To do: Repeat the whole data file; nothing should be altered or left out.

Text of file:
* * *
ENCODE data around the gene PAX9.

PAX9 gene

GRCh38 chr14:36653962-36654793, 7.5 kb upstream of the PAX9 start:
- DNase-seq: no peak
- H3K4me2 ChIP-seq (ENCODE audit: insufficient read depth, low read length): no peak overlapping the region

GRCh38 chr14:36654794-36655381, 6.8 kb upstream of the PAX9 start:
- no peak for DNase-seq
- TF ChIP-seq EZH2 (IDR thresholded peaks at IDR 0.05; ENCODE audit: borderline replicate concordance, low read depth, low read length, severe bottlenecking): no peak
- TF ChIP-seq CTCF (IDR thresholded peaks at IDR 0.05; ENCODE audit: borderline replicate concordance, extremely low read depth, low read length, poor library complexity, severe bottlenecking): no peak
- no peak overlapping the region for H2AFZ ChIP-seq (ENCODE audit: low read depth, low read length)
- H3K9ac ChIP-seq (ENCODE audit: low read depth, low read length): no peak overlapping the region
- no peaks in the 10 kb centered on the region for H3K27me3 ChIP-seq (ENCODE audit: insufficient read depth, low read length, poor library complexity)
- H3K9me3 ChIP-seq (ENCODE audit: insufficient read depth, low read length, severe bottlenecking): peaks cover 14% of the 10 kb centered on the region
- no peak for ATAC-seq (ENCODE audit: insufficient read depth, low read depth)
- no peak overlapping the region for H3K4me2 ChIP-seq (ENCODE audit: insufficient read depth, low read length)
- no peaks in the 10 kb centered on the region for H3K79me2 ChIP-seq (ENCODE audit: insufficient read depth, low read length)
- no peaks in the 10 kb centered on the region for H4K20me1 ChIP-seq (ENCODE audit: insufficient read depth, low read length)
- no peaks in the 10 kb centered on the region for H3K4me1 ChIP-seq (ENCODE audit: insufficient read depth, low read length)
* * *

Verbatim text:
ENCODE data around the gene PAX9.

PAX9 gene

GRCh38 chr14:36653962-36654793, 7.5 kb upstream of the PAX9 start:
- DNase-seq: no peak
- H3K4me2 ChIP-seq (ENCODE audit: insufficient read depth, low read length): no peak overlapping the region

GRCh38 chr14:36654794-36655381, 6.8 kb upstream of the PAX9 start:
- no peak for DNase-seq
- TF ChIP-seq EZH2 (IDR thresholded peaks at IDR 0.05; ENCODE audit: borderline replicate concordance, low read depth, low read length, severe bottlenecking): no peak
- TF ChIP-seq CTCF (IDR thresholded peaks at IDR 0.05; ENCODE audit: borderline replicate concordance, extremely low read depth, low read length, poor library complexity, severe bottlenecking): no peak
- no peak overlapping the region for H2AFZ ChIP-seq (ENCODE audit: low read depth, low read length)
- H3K9ac ChIP-seq (ENCODE audit: low read depth, low read length): no peak overlapping the region
- no peaks in the 10 kb centered on the region for H3K27me3 ChIP-seq (ENCODE audit: insufficient read depth, low read length, poor library complexity)
- H3K9me3 ChIP-seq (ENCODE audit: insufficient read depth, low read length, severe bottlenecking): peaks cover 14% of the 10 kb centered on the region
- no peak for ATAC-seq (ENCODE audit: insufficient read depth, low read depth)
- no peak overlapping the region for H3K4me2 ChIP-seq (ENCODE audit: insufficient read depth, low read length)
- no peaks in the 10 kb centered on the region for H3K79me2 ChIP-seq (ENCODE audit: insufficient read depth, low read length)
- no peaks in the 10 kb centered on the region for H4K20me1 ChIP-seq (ENCODE audit: insufficient read depth, low read length)
- no peaks in the 10 kb centered on the region for H3K4me1 ChIP-seq (ENCODE audit: insufficient read depth, low read length)